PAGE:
2. Similar joint action”: the constituents act on the same sites of action and the biological response of one constituent is not influenced by another. This is the approach most used for the study of mixtures.

  3. Synergistic action”: where the response of a mixture cannot be known by the isolated responses of the constituents. The response of a mixture depends on the combined effects of its constituents.

All three basic principles of common action of pollutants are theoretical. However, these concepts will most likely need to be addressed at the same time, especially when the mixtures consist of more than two compounds and when the targets (individuals rather than cells) are more complex.

Fox et al. [41] considers the risk assessment of chemical mixtures or the cumulative risk assessment (CRA) as the most recent step in the evolution of assessment. USEPA [42, 43] defines this approach as an analysis, characterization, and possible quantification of the combined risks to human health or the environment due to multiple substances or stressors. This definition suggests that additivity is the initially accepted mode of action for the implementation of ERC.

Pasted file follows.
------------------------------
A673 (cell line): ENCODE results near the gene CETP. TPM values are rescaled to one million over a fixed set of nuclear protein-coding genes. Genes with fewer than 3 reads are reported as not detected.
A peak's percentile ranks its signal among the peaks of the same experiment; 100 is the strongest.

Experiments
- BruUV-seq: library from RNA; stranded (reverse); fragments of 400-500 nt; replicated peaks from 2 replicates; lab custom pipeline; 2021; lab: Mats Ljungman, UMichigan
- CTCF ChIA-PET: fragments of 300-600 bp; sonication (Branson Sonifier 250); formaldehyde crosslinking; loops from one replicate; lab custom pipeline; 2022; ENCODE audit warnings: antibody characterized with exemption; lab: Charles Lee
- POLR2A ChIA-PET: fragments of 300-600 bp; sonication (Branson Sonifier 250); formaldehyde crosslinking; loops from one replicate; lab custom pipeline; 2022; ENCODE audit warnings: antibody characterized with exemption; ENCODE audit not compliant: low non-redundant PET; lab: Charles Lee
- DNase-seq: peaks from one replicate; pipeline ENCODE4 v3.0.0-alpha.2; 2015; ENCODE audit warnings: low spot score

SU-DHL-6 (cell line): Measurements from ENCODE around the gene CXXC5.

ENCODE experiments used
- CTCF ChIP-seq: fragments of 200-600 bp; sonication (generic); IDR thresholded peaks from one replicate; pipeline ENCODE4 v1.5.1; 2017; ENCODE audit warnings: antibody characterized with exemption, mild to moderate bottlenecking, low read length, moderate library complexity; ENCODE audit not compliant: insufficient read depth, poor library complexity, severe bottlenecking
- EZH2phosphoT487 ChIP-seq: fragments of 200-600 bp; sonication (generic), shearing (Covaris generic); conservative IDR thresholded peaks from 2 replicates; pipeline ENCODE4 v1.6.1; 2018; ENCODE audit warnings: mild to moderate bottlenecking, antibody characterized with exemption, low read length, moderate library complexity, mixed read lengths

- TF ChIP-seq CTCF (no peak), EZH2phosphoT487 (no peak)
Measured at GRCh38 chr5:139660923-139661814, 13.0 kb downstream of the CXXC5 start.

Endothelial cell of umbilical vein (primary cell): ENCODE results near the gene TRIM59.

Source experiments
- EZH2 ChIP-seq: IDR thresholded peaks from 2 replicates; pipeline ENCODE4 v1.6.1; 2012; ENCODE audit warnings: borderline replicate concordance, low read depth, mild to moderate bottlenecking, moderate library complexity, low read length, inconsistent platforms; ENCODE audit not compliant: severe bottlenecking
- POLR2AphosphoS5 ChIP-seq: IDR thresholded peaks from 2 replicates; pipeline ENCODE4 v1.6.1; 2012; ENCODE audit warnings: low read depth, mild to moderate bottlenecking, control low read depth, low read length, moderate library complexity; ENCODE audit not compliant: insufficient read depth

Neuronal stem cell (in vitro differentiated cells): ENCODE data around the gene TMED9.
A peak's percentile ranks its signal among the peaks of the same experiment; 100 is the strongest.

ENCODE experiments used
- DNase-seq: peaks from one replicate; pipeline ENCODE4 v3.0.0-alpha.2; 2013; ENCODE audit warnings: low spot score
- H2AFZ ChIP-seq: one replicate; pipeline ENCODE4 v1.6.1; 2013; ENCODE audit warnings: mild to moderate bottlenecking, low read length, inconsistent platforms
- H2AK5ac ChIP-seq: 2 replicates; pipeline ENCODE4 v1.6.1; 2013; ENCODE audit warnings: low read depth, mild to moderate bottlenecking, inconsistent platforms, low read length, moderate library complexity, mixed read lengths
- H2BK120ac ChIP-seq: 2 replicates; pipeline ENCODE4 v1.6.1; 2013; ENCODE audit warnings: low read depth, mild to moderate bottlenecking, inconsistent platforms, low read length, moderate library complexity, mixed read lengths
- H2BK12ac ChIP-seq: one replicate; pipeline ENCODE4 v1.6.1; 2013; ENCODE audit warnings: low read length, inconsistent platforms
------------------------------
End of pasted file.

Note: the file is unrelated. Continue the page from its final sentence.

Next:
U.S. EPA [44] developed for the implementation of cumulative risk assessment, the Hazard Index (HI) method. This approach first assesses the effects of a substance acting independently of the others. HI is calculated by dividing the measured or estimated exposure concentration by the reference concentration (RfC):

HI=Measured or estimated exposure concentration/RfC

For HI < 1, the exposure concentration is below the cutoff value, so no health effect can be expected. On the other hand, for HI ≥ 1, the exposure concentration exceeds the threshold value, further research on the health effects of the pollutant is recommended, by calculating the Hazard metric HM.

HM=Measured or estimated exposure concentration/NOAEL or adjusted LOAEL

Based on the additive action of pollutants, the application of the HI or HM model to assess the concentration of exposure due to chemical mixtures can be also expressed:


LCE: Limit of exposure concentration

C1, C2 and Cn: observed concentrations.

M: Maximum acceptable concentration (threshold value)